Part of the problem fueling poaching issues is the lack of economic opportunity in areas where it persists. Park rangers who combat poachers are well armed and often given permission to kill on sight. This makes poaching a dangerous line of work. Poaching problems are indicative of the need for economic development. If I can make a reasonable living doing something where I’m not risking my life, I’m far less likely to risk it.

What Are You Eating??

02/12/2014 § 2 Comments

Angela Babb, Strategic Planning for Sustainable Food

How much do you know about your food? The bagel you ate for breakfast – do you know where the ingredients came from? The coffee that helped you stay awake through your classes today – Who raised the beans? Who roasted them?

FoodsystemMany of us continue through our daily routine without stopping to ask questions about the items we’re putting into our bodies. We may look at the nutritional facts or the ingredient lists, but how did these items actually make it to our plate? What chemicals and additives don’t show up on the label? How has this item affected other communities?

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How Many Times Should A Bullet Kill?

02/10/2014 § 3 Comments

By: Andrew Carty
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Last Wednesday, the House passed by roll call the “Sportsmen’s Heritage and Recreational Enhancement Act” (SHARE).

Central to sustainability is the identification of bridges historically lost to us as humans. These bridges take the form of disconnects between production and consumption or in other words, source and utility.

Realizing the cyclical nature of our resources and operating within those bounds is sustainability.

The SHARE Act needs to learn that fact.

SHARE is billed as a ‘sportsman’s’ legislation. But I am a sportsman, and I can tell you that is just not the case. SHARE draws in sportsmen by promoting tradition and expansions of hunting lands and rights. But the act completely ignores the most current scientific findings in the field.

The hunting industry in the United States generates around $90 billion annually. This comes from sportsmen, and as a sportsman myself, I want my government care for the natural resources around which the industry revolves. As a citizen, I want my policymakers to also take into account my personal health and safety and my opinion. SHARE does none of this.

Besides flat-out limiting public comment on public land management, SHARE removes the authority of the EPA to limit hunting ammunition. Why would that even be important? I’ll tell you. Over 6,000 tons of lead is estimated to be released into the United States’ environment each year by bird hunters alone, and this does not even account for lead release from rifles and handguns used in game hunting. Current trends shine bright lights on the need for the EPA to place toxicology bans on lead hunting ammunition.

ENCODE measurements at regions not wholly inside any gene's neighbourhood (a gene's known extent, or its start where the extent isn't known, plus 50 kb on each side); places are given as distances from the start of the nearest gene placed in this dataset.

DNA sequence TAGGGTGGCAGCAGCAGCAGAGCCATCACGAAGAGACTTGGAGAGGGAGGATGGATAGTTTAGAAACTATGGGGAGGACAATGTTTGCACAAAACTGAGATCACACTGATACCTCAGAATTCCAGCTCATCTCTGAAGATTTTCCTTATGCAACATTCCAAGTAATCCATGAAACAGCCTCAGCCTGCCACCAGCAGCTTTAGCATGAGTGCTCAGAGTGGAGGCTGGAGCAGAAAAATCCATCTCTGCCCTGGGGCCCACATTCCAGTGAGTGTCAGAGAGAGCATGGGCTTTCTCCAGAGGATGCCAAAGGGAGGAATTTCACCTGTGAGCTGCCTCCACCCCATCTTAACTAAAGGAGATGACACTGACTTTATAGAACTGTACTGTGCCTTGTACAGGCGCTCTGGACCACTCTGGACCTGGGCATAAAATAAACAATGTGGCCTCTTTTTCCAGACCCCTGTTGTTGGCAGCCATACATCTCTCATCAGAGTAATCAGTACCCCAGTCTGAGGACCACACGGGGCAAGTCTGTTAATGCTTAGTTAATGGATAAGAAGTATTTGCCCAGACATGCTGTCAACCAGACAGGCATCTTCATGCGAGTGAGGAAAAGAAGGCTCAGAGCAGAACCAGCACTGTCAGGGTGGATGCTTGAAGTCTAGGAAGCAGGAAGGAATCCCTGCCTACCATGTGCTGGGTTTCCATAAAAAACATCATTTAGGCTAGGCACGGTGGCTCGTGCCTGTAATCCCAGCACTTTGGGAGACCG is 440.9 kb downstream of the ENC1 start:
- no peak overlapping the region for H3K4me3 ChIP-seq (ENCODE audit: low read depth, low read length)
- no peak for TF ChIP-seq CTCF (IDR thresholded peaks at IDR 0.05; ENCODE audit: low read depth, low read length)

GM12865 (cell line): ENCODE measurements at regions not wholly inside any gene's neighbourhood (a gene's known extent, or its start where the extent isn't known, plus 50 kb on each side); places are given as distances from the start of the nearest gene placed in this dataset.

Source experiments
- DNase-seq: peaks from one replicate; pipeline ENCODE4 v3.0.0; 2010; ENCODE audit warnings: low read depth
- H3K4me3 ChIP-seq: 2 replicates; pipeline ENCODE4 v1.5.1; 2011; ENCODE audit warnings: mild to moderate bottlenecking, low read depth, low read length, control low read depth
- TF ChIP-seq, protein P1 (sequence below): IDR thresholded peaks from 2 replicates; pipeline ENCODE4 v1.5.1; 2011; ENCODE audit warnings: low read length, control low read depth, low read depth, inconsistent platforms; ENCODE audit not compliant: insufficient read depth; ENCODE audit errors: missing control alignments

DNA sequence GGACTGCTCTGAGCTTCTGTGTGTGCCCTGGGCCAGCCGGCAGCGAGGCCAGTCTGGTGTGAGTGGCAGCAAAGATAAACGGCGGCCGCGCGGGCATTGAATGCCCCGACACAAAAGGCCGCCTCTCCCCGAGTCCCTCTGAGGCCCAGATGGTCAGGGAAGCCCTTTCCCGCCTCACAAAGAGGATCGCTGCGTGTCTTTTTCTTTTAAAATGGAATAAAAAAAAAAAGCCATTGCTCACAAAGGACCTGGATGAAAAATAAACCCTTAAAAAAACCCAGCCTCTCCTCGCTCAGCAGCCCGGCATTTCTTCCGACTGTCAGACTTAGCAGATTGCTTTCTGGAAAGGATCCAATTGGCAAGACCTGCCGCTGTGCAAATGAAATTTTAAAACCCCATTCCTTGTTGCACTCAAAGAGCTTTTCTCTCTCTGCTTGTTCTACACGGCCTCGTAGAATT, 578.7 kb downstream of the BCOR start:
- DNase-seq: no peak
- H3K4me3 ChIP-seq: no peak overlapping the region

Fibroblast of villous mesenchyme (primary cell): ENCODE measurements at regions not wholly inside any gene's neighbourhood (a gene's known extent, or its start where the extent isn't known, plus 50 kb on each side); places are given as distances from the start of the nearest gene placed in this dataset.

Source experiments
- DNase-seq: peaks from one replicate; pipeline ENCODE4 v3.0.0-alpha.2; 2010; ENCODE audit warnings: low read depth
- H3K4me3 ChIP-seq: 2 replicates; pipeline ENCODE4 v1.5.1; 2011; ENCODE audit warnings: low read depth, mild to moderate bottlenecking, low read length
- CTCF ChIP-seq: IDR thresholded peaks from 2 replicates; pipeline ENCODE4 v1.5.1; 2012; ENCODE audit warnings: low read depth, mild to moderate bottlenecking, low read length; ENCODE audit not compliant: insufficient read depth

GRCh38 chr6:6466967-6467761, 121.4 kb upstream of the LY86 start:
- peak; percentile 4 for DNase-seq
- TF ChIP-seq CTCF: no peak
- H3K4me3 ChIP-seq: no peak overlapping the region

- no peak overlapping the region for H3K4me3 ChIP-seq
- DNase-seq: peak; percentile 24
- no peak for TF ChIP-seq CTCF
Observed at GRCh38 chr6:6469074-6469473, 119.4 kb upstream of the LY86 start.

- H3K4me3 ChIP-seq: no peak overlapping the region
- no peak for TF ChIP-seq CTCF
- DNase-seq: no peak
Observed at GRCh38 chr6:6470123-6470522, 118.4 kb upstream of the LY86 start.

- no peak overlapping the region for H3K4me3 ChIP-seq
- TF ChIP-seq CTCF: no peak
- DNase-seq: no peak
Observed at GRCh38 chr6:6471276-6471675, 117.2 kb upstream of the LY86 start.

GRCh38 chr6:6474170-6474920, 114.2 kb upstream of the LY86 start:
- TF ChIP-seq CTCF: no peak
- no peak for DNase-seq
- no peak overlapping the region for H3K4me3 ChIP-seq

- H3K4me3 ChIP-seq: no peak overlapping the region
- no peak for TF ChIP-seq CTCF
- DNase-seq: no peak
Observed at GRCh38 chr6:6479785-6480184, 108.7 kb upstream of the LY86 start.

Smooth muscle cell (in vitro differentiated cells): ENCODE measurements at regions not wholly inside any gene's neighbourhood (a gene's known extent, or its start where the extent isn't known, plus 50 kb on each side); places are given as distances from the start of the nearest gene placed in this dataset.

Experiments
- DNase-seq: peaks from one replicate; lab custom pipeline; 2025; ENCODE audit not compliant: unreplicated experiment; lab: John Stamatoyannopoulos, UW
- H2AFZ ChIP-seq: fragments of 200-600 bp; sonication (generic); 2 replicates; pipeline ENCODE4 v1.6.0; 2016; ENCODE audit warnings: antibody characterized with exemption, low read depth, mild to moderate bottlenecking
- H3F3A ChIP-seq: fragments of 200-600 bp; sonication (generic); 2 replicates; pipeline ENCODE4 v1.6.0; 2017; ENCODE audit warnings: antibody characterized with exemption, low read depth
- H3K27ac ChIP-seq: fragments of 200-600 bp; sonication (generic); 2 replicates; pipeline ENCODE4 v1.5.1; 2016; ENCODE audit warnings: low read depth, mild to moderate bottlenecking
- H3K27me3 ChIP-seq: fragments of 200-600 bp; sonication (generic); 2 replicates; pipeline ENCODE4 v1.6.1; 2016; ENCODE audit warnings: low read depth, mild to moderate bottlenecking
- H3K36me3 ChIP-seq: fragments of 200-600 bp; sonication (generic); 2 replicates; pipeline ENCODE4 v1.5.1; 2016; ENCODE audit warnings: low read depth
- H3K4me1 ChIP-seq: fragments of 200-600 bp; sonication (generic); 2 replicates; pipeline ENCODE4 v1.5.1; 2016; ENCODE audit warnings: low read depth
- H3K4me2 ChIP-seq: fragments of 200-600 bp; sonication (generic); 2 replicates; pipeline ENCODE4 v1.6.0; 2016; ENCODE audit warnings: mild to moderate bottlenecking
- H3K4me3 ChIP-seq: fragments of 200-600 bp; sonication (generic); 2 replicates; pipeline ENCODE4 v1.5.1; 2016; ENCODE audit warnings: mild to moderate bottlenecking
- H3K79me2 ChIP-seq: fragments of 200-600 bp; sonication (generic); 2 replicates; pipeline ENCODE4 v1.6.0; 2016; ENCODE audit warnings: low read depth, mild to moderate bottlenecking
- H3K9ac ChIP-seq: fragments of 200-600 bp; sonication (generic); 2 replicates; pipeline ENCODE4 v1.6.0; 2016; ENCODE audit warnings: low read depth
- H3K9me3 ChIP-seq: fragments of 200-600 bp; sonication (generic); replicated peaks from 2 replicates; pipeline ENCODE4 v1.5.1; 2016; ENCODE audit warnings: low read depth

Lead is a heavy metal which has severe developmental and reproductive effects. It is a serious concern for wildlife populations. An estimated 20 million birds die each year from consumption of lead pellets dispersed by hunting activities. Furthermore, when hunters harvest big game species, the lead left in the carcasses after cleaning is responsible for huge predator and scavenger kills. The California Condor is a prime example of this, and as a result, the State of California is on the cutting-edge of complete restriction of all lead ammunition.

However, most recent studies do not focus on the wildlife impacts of hunting lead. They focus on the human health impacts. Lead has severe impacts on us as well. It is not just lead paint we should avoid. When a supersonic lead bullet strikes a game animal, the bullet actually fragments. Studies now show that lead molecules from the bullet travel farther into the meat than previously expected. Hunters cannot tell this by sight, and many are still uninformed even though warnings are just now being posted for pregnant women consuming wild-game meats.

There are many options for bullets which are far better than lead. Copper, bismuth, etc. are currently being used in a variety of bird pellets and shell rounds. While slightly more expensive, I can tell you non-lead rounds are not enough to break the bank, especially when it means preserving my game populations and my own health. As sportsmen, we are stewards. We have the opportunity to be sustainable in our practices. Lead is simply not sustainable. It is dangerous, destructive, and if we can duck hunt without it we can deer and dove hunt without it.